Homily by Dom Benedict Hardy, Prior of Pluscarden Abbey (Scotland) for the Quarr Abbey retreat, Friday 7 October 2016, Feast of the Holy Rosary
After Jesus had ascended into heaven, the Eleven Apostles, with some few others, with one heart and mind, joined together in continuous prayer.
This is the first picture given us in the Acts of the Apostles of the early Church: the Church in seed, the Church in her first beginnings, at her well spring. Among that small group united with the Apostles, as St. Luke tells us, was Mary the Mother of Jesus. Doubtless St. Luke gave Our Lady no more than a passing mention here out of deference to her expressed wishes: to remain wherever possible in the background, not to be too much noticed, too much praised, beyond the necessity of Gospel truth.
Yet this passing mention is enough. The Mother of Jesus had to be present in that early group: for Mary was and remains at the heart of the Church. She is at once the symbol of the whole Church, and the Church’s Mother. Mary was present then, and remains present now, for she is essential for the Unity, and Holiness, and Catholicity of the Church. Also, crucially, Our Lady was there while the Church prayed. Her presence in the Church’s prayer has never ceased, and will continue on, uninterrupted, until the end of time.
Today is the Feast of the Holy Rosary, celebrated by the Latin Church in her General Calendar. In this way the Church very officially underlines her approbation of the prayer of the Rosary, and her ever continuing desire to promote it.
Today’s Gospel presents us with the first joyful mystery of the Holy Rosary: the Annunciation of the Lord. Once again, we read of how the Son of God became incarnate at the graced and free assent of his holy Mother. And once again we hear the greeting of the Angel to Mary, which gives us the opening words of the Hail Mary.
These words are continually repeated as the prayer of the Rosary unfolds. Again and again, in the words of the Angel, the faithful greet Our Lady, and honour her, and call upon her, and ask for her prayers. We ask her help, that we may be where she is; that she may help us approach her own relationship with God; that we may imitate her own cooperation with his redeeming work.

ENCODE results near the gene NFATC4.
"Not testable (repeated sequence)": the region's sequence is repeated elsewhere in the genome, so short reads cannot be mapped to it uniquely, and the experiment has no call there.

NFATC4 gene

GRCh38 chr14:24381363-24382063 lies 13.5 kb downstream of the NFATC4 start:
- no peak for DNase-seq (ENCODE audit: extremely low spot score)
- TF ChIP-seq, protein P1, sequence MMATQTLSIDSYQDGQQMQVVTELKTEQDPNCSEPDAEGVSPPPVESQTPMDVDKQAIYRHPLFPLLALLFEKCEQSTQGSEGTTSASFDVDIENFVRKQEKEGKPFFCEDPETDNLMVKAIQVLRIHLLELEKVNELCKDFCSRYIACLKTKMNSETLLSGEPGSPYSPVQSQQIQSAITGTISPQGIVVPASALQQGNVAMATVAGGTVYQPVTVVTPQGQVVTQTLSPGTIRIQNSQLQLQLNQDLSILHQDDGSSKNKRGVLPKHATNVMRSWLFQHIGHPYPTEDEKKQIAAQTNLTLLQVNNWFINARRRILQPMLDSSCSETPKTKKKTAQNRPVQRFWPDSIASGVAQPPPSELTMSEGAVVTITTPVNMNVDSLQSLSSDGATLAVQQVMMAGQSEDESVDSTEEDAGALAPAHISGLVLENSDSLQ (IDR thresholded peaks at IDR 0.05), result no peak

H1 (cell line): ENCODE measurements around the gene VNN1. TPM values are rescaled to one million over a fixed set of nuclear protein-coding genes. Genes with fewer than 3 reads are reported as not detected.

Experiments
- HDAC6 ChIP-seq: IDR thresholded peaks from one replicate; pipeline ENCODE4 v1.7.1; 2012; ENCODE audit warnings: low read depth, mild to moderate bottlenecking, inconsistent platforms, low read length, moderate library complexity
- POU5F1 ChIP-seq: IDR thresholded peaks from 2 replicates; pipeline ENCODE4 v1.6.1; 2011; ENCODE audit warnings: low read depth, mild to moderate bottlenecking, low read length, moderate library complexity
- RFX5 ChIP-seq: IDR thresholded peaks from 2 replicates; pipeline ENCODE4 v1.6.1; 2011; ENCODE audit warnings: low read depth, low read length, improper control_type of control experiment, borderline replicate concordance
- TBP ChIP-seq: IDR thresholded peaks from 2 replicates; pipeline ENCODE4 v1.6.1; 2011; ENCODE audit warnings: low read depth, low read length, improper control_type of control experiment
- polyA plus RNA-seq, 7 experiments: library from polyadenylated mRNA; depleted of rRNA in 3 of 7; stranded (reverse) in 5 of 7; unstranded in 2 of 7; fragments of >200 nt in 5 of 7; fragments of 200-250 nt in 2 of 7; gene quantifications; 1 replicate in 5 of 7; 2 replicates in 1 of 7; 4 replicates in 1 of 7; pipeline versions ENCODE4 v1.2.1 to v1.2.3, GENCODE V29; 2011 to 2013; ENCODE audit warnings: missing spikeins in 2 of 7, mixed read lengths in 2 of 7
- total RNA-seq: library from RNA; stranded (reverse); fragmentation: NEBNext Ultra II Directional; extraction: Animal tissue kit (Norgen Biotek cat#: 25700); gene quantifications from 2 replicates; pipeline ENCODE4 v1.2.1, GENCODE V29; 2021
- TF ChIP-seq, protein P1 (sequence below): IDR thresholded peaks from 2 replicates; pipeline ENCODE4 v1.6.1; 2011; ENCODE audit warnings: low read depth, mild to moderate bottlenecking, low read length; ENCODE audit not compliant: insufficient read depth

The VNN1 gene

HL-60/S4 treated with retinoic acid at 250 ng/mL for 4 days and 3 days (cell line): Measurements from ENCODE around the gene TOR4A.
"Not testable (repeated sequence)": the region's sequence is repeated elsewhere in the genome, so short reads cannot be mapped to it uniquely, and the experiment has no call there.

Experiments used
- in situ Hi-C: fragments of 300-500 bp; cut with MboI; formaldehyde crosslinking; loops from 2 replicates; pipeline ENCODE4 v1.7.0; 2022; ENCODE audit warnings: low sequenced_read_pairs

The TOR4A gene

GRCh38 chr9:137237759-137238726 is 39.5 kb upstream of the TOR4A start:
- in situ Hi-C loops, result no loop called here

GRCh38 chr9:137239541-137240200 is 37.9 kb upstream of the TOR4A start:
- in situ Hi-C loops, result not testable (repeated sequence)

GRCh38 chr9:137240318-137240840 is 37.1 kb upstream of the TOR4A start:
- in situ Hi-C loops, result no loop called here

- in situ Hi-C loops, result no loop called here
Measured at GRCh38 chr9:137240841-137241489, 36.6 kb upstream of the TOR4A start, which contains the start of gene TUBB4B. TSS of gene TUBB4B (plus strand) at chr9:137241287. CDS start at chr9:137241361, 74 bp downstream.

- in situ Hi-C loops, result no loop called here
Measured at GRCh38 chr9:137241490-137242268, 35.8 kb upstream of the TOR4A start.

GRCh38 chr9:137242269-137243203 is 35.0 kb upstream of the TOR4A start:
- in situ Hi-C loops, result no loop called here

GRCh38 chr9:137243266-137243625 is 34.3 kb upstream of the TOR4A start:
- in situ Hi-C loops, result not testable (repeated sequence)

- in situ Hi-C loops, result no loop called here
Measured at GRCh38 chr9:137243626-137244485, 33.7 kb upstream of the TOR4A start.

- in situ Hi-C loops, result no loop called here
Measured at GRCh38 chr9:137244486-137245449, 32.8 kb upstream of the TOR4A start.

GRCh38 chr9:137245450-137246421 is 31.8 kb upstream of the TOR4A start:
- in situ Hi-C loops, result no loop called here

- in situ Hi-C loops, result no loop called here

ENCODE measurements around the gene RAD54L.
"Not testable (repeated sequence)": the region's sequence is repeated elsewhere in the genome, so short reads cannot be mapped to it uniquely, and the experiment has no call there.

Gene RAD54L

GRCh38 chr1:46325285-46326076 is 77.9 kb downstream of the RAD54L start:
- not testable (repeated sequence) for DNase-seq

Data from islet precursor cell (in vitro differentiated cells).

Threaded on a circular string or chain, the repeated Hail Marys draw the faithful through all the mysteries of Christ, in ordered succession. Through Mary, with Mary, and in Mary, we meditate on the joyful mysteries of Jesus, then the luminous mysteries, then the sorrowful mysteries, and finally the glorious mysteries.
The Rosary is a very good method for staying close to the way God has given us to come to him. We reach the divinity through the humanity of Jesus: this humanity which he drew from his holy Mother. So we come to Jesus in a human way, humanly. Actually there is no other way to God. I am the way, the truth and the life, said Jesus. No one comes to the Father except through me (Jn 14:6).
The Rosary can be recited either in a group or by an individual. Personally I find it extremely helpful while passing through airports, or train stations, or while waiting for an appointment, or while walking along, whether down a cloister or a country lane or a street. The Rosary is also helpful as a method of silent, focussed meditation; also as a vehicle for thanksgiving or petition; also as a way into the prayer of contemplation.
Our aim, according to the teaching of Holy Scripture (cf. 1 Thess 5:17), must always be to approach a state of ceaseless prayer: by whatever method, or by no method at all. According to the best spiritual advice and instruction, confirmed by the experience of the Saints, and surely by our own experience, Our Lady is an essential ingredient in such prayer. We could define “prayer without ceasing” in other terms: unimpeded union with Jesus; love that is unsullied, unselfish and ever active; complete freedom given to the Holy Spirit to have possession of our heart. Of course this simply describes Our Lady as she always was and will ever be. But remove her from our own prayer, and immediately we lack not only her feminine motherliness, but also her intimacy with her divine Son. The humanity of Jesus, without his Mother, becomes attenuated into an abstraction. God becomes distant, remote. Our relationship to him becomes merely that of creature bowing down before its Creator. The heart remains unengaged, and true religion easily slides off into something less than itself, even into mere ideology.
As one little way of praising and thanking Our Lady, and especially for the gift of the holy Rosary, I mention now finally the last of the glorious mysteries, her Coronation as Queen of Heaven.
This was a favourite subject for painting and carvings over Altars or Church doors in the High Middle Ages. And rightly so, for it is not merely a legendary addition to scriptural faith, but on the contrary a summary of the whole mystery of salvation. In the heavenly triumph of Mary, Christ’s victory is completed. The humble is exalted; God’s promise is fulfilled; his Mother who was greeted at the beginning by an Angel is now enthroned higher than all the Angels. May she from her heavenly height continue to pray for us: that through her intercession, and by her example, we too may be made worthy of the promises of Christ.